Monday, June 8, 2009

In Defense of the Sci-Fi genre

I love reading science fiction/fantasy. I find it a genre of ideas, and I love to see how they take basic science and build on it to come up with really interesting future scenarios in their stories. I think it is a misunderstood genre in a lot of ways. I think those folks who say they don't like it are thinking of some pretty awful stuff they may have stumbled across somewhere along the way and they think that this drek represents the whole genre.

I read a really terrific column by Ben Bova on called Maybe Leaders Should Read More Science Fiction. I agree with everything Ben says in the column, but in particular these two paragraphs stood out:

"In the past, science-fiction writers have written about computers, robots, space flight, nuclear power, organ transplants, prosthetic limbs, brain stimulators, climate change, overpopulation and a myriad of other ideas and possibilities — usually several decades before they became actualities.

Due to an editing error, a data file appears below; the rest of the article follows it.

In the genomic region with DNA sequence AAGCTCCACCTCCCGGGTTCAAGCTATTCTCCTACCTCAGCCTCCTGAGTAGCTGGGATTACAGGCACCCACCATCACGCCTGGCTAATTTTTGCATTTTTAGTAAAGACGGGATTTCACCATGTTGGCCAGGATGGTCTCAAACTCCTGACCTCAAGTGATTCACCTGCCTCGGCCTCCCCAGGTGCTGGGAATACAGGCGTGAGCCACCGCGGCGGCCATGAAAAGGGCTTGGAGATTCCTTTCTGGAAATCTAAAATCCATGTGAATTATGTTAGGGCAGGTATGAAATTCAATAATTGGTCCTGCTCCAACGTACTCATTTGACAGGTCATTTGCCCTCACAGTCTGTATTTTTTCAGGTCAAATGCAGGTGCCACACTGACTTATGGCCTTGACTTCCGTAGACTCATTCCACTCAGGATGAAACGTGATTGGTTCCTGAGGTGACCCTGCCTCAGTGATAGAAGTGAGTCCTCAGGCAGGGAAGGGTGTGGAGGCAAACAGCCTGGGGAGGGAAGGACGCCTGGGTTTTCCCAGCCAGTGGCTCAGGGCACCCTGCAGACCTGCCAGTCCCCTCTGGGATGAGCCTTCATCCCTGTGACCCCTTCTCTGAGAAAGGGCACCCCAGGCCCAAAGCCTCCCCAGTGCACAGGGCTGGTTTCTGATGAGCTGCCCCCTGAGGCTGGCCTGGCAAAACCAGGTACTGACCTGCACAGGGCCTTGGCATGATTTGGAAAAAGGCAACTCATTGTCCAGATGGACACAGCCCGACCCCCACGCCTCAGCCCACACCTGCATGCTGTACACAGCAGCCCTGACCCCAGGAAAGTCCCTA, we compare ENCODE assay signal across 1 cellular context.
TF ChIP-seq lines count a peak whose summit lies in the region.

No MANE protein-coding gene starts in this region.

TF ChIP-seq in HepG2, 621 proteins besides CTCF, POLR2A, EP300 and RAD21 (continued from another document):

If our political leaders had been reading science fiction, we might have been spared the Cold War, the energy crises, the failures of public education and many of the other problems that now seem intractable because we were not prepared to deal with them when they arose."

I wish I could get our local book club to read more of this genre, but they don't seem too interested in it. Maybe I should share with them Ben's closing paragraph:

"Science fiction, at its best, is an experimental laboratory where you can test new ideas to see how they might affect people and whole societies. To my mind, it should be required reading for everyone."

I agree.

Note: Naples resident Ben Bova is the author of 120 books, including “The Immortality Factor,” a novel about stem-cell research. Bova’s Web site address is

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